Doing more with Less – Focus on NPD/ R&D

November 17, 2015 - 3 minutes read
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Competitiveness and performance are crucial for any organization. The quest for improving these factors is a never ending journey and one of the key enablers would be creating the ability to do more with less. In this series of posts, we will discuss how to do more with less, in different parts of the organization, starting with New Product Development (NPD)/ Research and Development (R&D).

NPD/ R&D are, operationally speaking, a project environment, every new product being developed is a new project and normally every NPD/R&D department is a multi-project environment where the same resources participate in more than one project at the same time.

In project environments, unlike production ones, there is no evident flow, there is no “product” moving from one process to the succeeding one. However, imagine this environment as if every resource performing a task is actually holding a baton they need to pass on to the succeeding activity and there you have it again – a flow.

To complete projects faster, it is clear that the desired mode of operations should be, that each resource executing a task will do it with urgency, seeking to pass the baton to the next step as soon as possible.

To complicate the image a bit, unlike a relay race in project environments there are a few batons moving simultaneously and therefore in addition to the speed of moving them from one task to the succeeding one, the flow of batons needs to be synchronized, and especially priority between them needs to be crystal clear.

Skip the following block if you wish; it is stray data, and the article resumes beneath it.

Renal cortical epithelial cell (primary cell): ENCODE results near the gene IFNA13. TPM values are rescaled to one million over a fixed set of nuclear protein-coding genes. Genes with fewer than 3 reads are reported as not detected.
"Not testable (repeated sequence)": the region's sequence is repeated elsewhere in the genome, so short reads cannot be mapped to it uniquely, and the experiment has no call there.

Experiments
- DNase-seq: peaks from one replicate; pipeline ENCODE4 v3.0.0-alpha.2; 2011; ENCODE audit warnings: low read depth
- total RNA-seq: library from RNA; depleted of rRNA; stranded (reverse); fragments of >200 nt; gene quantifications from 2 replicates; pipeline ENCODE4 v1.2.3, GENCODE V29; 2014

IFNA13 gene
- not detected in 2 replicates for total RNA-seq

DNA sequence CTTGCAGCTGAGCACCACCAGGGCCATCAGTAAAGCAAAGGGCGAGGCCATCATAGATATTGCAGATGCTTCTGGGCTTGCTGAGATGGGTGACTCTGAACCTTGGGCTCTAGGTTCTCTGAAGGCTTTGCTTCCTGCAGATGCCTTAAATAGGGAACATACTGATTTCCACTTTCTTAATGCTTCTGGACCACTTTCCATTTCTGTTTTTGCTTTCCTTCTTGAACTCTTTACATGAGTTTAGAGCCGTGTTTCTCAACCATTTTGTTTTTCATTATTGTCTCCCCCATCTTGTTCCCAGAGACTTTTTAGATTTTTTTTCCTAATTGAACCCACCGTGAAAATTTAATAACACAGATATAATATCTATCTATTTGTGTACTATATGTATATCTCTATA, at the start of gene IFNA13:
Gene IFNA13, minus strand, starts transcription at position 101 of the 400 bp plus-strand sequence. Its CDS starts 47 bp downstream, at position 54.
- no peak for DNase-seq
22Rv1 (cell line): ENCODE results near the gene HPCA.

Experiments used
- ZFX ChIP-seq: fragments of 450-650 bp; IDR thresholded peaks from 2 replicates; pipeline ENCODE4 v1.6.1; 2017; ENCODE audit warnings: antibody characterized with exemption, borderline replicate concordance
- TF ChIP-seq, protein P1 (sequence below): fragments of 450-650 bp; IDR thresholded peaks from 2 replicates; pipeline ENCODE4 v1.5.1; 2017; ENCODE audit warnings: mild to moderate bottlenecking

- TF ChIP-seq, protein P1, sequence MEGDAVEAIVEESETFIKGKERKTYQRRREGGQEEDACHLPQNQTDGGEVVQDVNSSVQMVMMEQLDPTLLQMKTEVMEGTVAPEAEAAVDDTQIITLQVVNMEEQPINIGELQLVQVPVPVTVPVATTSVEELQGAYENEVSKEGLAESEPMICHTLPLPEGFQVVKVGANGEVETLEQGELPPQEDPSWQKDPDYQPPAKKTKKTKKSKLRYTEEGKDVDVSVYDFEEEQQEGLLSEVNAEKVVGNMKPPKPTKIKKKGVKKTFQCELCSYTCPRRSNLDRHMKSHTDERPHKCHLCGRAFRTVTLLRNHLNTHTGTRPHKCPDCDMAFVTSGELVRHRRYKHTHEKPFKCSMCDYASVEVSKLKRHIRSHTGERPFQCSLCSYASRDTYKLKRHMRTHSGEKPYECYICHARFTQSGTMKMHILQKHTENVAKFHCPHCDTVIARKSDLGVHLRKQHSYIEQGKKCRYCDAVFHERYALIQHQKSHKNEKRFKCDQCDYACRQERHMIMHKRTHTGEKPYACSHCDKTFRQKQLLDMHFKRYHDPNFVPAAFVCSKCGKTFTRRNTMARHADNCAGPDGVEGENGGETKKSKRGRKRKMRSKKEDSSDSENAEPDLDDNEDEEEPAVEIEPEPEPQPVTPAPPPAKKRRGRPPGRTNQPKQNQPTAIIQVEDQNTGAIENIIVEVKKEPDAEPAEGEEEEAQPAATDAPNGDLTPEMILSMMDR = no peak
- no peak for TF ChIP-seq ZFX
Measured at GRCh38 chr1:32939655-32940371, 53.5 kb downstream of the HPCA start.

Contrary to the common belief that complex realities need complex solutions, if one accepts the above, than what is required to expedite the speed of projects and meaningfully enhance productivity (do more with less) what is required is just two simple rules:

  1. While executing a task, do it as quickly as possible (of course not compromising quality)
  2. Set (and follow) priorities based on the effects of delays on the completion of the project as a whole (and not the completion of the task)

And the results, well we commonly achieve anything between 25% to 50% cycle time reduction coupled with 25% to 100% increase in productivity. Doing much more, with less and contributing to enhanced competitiveness and performance.

 

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